Carol Churchill is a playwright that I always feel I should know more about. She writes clever, spiky, experimental theatre and is one of the rare playwrights to critically engage with themes that toy with what some rather snobbishly decry as science-fiction. Her consistency over four decades of writing plays for stage and radio make a strong candidate for the title of ‘Britain’s greatest living playwright’ following the death of Harold Pinter in 2008 and that alone is enough to make her worthy of considerable interest.
Whenever I read a description of her plays, such as the mixing of historical and fictional women in Top Girls, the rhyming verse of Serious Money, using the Putney Debates in Light Shining in Buckinghamshire or the Brechtian Vinegar Tom, I cannot help be fascinated by the striking originality and clarity of her vision. She rarely seems to experiment for its own sake; her plays appear to have a cohesive and clear sense of what they want to be and how they want to achieve it.
A Number is an appealing science-fiction two-hander on cloning that mines the idea of how knowledge of a replicated self can impact on a person’s sense of identity, but with Churchill’s characteristic sharp eye also delves into psychoanalytic ideas around the impact that the parental environment has on the adult self.
The play is performed excellently by father-son duo, John and Lex Shrapnel, and is never less than interesting. It takes the form of a series of intense, tightly-framed duologues between the father and versions of his son. The audience is kept off-kilter by jumps in time between scenes, and a lack of framing to the wider world. We must pick up our cues from the conversation as it unfolds in front of us.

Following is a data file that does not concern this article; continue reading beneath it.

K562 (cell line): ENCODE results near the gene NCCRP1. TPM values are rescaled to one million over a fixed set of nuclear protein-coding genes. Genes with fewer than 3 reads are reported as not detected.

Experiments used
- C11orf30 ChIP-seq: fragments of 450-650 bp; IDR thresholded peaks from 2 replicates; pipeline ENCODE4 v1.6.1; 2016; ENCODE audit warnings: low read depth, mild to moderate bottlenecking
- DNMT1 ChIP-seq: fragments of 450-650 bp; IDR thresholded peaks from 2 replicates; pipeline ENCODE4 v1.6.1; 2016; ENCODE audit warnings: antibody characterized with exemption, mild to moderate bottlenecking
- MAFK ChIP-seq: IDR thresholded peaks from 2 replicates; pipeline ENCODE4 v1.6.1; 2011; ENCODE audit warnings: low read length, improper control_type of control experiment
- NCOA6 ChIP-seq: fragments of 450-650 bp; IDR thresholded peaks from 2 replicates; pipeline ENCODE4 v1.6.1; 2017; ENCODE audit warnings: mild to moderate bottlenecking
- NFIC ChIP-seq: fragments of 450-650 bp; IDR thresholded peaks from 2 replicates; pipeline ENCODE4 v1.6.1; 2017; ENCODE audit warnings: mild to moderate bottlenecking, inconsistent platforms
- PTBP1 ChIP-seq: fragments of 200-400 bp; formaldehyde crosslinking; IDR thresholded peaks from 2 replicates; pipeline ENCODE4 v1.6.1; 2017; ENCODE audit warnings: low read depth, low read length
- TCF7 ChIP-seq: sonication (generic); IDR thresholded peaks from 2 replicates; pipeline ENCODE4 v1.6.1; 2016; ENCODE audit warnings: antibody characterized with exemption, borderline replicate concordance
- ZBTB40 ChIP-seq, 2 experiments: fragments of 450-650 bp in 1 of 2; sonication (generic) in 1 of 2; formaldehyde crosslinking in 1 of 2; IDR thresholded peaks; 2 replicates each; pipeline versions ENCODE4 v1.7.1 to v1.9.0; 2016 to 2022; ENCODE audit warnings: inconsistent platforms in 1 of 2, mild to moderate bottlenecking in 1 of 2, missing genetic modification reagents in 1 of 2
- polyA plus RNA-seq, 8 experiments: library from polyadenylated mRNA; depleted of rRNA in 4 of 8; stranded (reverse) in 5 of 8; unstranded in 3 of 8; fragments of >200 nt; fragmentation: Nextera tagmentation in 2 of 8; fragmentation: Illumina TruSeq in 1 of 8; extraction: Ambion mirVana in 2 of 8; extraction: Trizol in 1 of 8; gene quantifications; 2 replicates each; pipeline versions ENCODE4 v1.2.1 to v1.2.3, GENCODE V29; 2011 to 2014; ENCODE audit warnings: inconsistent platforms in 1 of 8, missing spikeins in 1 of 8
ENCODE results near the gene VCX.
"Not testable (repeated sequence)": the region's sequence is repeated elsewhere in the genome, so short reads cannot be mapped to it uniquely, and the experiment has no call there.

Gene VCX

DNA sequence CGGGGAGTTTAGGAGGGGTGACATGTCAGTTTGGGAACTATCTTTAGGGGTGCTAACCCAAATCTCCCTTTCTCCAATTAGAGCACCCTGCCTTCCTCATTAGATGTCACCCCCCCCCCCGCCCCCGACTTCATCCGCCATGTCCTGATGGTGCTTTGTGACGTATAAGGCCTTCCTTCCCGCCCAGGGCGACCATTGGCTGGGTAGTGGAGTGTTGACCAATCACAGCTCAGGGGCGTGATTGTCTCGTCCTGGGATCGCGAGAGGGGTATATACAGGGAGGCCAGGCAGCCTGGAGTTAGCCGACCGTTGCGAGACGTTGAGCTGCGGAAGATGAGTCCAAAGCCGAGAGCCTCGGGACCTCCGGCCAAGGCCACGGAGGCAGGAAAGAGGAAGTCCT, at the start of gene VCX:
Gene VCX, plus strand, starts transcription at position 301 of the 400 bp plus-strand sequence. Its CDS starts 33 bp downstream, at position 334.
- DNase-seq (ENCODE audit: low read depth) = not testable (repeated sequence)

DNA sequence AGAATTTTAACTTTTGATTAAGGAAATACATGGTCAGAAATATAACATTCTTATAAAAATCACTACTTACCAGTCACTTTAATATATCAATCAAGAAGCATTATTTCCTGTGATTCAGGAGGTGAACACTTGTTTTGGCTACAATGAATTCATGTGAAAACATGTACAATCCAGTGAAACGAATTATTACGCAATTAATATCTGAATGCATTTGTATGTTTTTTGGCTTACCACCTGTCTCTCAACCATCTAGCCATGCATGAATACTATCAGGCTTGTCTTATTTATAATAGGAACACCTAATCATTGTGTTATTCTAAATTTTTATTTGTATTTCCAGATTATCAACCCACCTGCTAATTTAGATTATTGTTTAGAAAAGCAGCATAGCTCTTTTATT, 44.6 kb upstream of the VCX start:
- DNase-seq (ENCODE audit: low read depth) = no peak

It is doubtless Churchill’s intention to leave you slightly unbalanced and trapped within the Father’s personal unravelling. Initially sympathetic, the revelations across the conversations reveal an ever-more monstrous side to his character, and the havoc wreaked by his choices many years ago echo down the generations to the present day. This is brought out most clearly in the last conversation with a version of his son that was entirely separated from the father. He is the most at peace with the idea of being a clone and is the one who had least closeness to the original family.
Interestingly Churchill determines that this peaceful character finds himself unable to provide an example of something that is entirely personal to himself and separate from a collective experience. It suggest Churchill is hinting that there can be positives alongside the more obviously destructive human reactions. In a future of routine cloning then individuality is eventually entirely bypassed and the world becomes a safer place; for when people share no difference they lose a major motivator for conflict.
Alongside excellent performances is a simple but highly effective set (Tom Scutt, Designer). Enclosed on each side, the audience watch through a one-way mirror (not miles away from Mike Bartlett’s Game at the Almeida earlier this year). This creates the illusion of an endless supply of fathers and clones, as the mirrors bounce the images of each other into an infinite future.
The only criticism is whether the brief 55-minute running time is enough time to do justice to the scene-setting. Whilst there is something to be said for the tightly compressed and controlled world Churchill creates, there is still a sense that not enough information was revealed. The wider context of cloning was not referenced so it was hard to judge whether this was a normal societal reaction and at other times character motivations remained oblique.